15 March 2011
Wine Tasting at Terrebrune
At the Grand Tasting in Paris at the Louvre in December, we tasted the wines from Terrebrune. In fact, we found them to be so notable that we decided to have them with our plates of charcuterie at lunch.
Last weekend, we drove over to Terrebrune to reacquaint ourselves with their fine wines. After meandering for quite a while on a small road alongside the A50 in the town of Ollioules near Toulon, we found the domaine quite humbly tucked in amongst some rather ordinary homes. Not quite the grand domaine we had pictured.
Terrebrune is located in the A.O.C. Bandol which is known for its use of the temperamental Mourvèdre grape in its wines. Mourvèdre is a late season grape with lots of taste and tanins. For this former Californian, the wines of Bandol are familar with their bold big tastes.
Their reds are a mélange of 85% Mourvèdre, 10% Grenache and 5% Cinsault. The rosé is 50% Mourvèdre, 25% Grenache and 25% Cinsault.
According to the Official Website of the Wines of Bandol, "Mourvèdre is an upright bush vine that bears its stems with majesty. In time it forms a short stumpy trunk that will stand up to the mistral wind with vigour if carefully tended by the vine grower. Preference is given to “gobelet” pruning. This little-productive vine bears triangular bunches with small, tight, dark grapes. In other wine regions, it is used very sparingly because of the strength of its character. Nowhere else is Mourvèdre added in such proportions to the varietal mix. Bandol is the only appellation wine in which Mourvèdre is the dominant grape variety: it represents at least 50% of the blend in red wines. As fans of Mourvèdre, the Bandol wine growers take up the challenge and often go beyond this limit, adding up to 80 or even 95% of it to the mix. Whereas the authorised yield is 40 hectolitres per hectare, the wine growers do their best to control the productivity of Mourvèdre and keep it within lower yields (25 to 30 hl), so as to express its essence."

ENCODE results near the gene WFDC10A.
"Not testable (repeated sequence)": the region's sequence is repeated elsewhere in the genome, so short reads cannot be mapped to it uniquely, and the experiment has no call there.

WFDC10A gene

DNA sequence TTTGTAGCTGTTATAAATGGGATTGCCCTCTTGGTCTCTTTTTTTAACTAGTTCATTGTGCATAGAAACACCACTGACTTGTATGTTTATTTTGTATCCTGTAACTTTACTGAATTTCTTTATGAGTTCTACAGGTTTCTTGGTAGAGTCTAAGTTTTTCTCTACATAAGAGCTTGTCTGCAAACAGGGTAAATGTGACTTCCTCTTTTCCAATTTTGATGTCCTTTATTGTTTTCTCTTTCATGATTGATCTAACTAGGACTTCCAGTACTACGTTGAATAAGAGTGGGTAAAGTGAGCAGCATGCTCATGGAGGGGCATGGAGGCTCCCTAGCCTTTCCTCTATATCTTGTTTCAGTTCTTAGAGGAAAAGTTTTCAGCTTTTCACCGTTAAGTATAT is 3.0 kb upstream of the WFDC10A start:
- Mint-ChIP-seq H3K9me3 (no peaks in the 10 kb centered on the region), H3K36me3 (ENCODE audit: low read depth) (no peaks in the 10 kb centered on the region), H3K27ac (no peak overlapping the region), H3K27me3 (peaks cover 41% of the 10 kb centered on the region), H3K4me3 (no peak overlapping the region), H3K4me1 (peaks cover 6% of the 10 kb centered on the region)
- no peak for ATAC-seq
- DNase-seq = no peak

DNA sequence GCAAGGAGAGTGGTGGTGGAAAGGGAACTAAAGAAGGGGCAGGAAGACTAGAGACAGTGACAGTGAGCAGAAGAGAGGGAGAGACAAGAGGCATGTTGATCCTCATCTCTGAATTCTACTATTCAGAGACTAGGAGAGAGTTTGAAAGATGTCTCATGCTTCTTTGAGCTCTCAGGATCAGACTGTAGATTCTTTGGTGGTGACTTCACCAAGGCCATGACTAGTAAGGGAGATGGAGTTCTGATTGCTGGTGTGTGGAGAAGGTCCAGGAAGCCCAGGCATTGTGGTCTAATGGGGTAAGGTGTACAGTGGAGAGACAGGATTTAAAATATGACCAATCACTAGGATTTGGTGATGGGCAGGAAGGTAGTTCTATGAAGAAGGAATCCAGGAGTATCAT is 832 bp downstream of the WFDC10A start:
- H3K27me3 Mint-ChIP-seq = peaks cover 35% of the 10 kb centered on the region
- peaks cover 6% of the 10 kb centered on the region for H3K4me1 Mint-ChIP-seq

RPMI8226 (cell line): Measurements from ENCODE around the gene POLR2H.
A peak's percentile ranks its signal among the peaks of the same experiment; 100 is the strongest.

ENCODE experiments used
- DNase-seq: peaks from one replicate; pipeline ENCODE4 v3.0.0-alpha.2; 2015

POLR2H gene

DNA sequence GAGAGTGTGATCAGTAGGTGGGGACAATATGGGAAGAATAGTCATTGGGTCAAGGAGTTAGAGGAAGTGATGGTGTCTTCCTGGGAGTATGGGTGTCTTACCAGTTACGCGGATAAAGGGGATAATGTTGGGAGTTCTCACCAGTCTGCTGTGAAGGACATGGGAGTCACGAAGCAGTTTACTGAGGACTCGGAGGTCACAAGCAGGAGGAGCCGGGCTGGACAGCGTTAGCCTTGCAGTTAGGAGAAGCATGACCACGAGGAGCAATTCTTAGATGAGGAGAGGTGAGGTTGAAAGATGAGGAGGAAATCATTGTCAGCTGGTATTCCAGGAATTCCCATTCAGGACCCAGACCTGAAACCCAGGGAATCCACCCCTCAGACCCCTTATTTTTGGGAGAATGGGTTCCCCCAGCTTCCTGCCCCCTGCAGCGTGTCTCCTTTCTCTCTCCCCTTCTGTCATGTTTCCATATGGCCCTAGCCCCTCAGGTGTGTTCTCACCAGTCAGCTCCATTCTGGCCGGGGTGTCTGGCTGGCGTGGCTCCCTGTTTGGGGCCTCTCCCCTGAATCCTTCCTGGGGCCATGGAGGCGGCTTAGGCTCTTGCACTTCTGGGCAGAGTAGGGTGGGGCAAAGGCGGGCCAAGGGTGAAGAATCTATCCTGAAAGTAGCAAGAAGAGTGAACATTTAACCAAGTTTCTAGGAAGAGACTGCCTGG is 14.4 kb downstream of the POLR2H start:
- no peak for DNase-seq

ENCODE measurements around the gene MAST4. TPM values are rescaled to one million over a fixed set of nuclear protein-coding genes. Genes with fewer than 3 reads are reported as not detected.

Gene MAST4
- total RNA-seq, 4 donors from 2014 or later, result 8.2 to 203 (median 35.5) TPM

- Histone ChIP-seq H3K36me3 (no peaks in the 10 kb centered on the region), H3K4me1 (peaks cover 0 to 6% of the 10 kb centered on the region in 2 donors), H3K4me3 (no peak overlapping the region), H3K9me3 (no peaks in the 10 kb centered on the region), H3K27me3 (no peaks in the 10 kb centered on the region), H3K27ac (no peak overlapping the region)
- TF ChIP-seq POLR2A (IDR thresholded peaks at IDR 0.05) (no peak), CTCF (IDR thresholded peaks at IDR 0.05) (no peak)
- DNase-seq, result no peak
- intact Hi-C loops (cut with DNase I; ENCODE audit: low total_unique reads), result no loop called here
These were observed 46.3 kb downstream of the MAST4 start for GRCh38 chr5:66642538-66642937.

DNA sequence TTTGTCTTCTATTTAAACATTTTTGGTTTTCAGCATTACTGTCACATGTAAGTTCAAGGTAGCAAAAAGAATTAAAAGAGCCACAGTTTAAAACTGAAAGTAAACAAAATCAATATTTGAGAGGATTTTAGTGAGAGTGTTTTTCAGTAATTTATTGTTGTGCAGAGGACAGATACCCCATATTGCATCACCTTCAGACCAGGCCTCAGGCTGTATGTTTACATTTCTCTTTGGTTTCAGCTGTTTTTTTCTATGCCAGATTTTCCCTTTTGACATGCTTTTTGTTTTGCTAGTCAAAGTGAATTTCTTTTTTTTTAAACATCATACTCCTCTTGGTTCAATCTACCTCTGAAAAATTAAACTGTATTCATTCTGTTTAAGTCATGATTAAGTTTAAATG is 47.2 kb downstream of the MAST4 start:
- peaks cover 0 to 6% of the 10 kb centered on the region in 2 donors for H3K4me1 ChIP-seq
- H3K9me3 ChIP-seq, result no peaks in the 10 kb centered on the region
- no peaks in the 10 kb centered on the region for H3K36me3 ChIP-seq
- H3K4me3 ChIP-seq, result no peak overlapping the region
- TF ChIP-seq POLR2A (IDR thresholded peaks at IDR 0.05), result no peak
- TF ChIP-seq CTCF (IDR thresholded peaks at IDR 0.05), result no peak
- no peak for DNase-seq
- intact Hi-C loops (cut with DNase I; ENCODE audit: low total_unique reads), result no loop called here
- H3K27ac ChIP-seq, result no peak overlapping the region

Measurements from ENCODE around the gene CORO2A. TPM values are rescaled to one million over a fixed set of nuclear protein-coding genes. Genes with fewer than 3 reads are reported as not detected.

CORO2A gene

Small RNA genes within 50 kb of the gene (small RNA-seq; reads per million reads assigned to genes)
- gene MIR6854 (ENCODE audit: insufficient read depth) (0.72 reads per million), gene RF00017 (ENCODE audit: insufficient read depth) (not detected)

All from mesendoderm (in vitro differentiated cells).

According to our extremely friendly and informative guide...the receptionist who had to break off every minute or so to run for the phone...The domaine generally produces around 100 000 bottles of wine a year. One vine will produce about one bottle of wine because they cull the vines to encourage the grapes to have lots of robust flavor.
Their white wines were not yet available to taste as the samples had just been sent to the Bandol A.O.C. for tasting in order to get the required A.O.C. certification. We were sorely disappointed as this was our main reason for making the trek. Our cave was lacking the normal summer levels of white wine choices and we had been hoping to make a huge step towards increasing our afternoon beverage supplies.
We were able to taste the 1993, 2006 and 2003 rosés. Due to the strength of the Mourvèdre, the Bandol rosés are able to be held and aged for up to 10 years which is very unusual. We normally drink all the rosé wine by the end of the summer to avoid letting the lighter flavors of our Languedoc rosés die out with the shorter days. With these rosés, we will have to retrain our natural tendencies to drink the pale wines before the year is up!!
We went home with our taste buds happy and the trunk full of some really nice wine! Nathan was especially happy to buy a 1993 to drink on his 18th birthday this year! We will be returning in May to pick up our order of white wine just in time for our poolside parties this summer!!
Posted by A Faigle in France at 3/15/2011 04:16:00 PM